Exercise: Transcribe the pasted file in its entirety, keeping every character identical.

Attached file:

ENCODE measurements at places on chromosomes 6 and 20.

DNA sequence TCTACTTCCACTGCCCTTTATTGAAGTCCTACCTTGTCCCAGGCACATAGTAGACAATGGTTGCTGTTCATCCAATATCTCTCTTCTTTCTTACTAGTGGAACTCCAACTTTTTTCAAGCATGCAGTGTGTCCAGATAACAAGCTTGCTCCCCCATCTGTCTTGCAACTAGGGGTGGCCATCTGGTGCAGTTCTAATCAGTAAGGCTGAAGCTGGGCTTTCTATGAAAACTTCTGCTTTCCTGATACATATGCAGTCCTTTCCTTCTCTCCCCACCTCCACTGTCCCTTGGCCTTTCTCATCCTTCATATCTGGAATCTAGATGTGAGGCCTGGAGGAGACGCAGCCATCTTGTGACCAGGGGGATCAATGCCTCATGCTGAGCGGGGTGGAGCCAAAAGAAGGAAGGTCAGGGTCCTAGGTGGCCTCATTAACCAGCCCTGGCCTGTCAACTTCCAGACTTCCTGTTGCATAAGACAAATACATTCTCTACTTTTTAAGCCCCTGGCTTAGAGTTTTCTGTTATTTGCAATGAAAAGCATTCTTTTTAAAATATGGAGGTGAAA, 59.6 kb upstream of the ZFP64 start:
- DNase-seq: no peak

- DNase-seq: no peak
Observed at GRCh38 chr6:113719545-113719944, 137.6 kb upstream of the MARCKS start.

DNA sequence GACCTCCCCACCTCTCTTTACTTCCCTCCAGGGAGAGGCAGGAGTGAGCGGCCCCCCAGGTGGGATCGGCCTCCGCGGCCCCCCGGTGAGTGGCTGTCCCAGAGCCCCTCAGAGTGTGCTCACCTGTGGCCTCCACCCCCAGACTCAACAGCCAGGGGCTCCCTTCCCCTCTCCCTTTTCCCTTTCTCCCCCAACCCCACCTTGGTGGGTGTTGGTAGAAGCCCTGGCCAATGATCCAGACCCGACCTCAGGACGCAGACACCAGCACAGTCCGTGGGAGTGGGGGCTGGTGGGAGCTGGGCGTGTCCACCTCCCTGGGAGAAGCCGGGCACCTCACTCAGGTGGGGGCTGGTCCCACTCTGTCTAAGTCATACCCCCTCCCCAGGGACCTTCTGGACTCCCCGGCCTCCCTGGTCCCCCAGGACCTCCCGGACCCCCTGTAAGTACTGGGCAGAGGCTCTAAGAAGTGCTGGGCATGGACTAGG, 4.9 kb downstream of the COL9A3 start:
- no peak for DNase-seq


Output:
ENCODE measurements at places on chromosomes 6 and 20.

DNA sequence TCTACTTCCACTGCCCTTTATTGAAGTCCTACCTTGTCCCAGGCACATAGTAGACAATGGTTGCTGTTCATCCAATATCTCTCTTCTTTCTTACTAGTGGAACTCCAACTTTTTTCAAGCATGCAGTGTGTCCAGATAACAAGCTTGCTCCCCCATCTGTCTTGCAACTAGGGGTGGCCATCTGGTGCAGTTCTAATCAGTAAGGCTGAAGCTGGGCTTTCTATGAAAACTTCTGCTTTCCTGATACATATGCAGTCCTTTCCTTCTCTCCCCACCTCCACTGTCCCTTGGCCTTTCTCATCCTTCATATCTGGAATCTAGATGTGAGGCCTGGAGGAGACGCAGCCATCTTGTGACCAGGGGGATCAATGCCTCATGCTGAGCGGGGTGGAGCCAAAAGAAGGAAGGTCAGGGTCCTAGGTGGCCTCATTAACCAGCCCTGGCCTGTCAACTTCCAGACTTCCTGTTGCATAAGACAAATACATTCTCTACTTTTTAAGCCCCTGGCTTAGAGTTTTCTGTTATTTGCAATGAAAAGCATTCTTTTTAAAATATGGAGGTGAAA, 59.6 kb upstream of the ZFP64 start:
- DNase-seq: no peak

- DNase-seq: no peak
Observed at GRCh38 chr6:113719545-113719944, 137.6 kb upstream of the MARCKS start.

DNA sequence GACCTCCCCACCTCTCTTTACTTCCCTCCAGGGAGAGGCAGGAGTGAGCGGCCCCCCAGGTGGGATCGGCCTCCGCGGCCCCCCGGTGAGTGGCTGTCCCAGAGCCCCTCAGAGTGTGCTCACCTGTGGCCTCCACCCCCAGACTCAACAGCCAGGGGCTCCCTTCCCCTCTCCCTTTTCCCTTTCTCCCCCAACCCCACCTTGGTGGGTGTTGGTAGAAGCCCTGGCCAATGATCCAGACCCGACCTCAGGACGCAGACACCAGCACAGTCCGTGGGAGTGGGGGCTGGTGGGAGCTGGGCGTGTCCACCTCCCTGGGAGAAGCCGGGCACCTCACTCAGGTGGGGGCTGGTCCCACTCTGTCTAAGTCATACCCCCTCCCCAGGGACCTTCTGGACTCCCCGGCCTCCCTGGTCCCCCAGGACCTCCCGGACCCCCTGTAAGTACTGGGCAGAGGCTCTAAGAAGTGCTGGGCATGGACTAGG, 4.9 kb downstream of the COL9A3 start:
- no peak for DNase-seq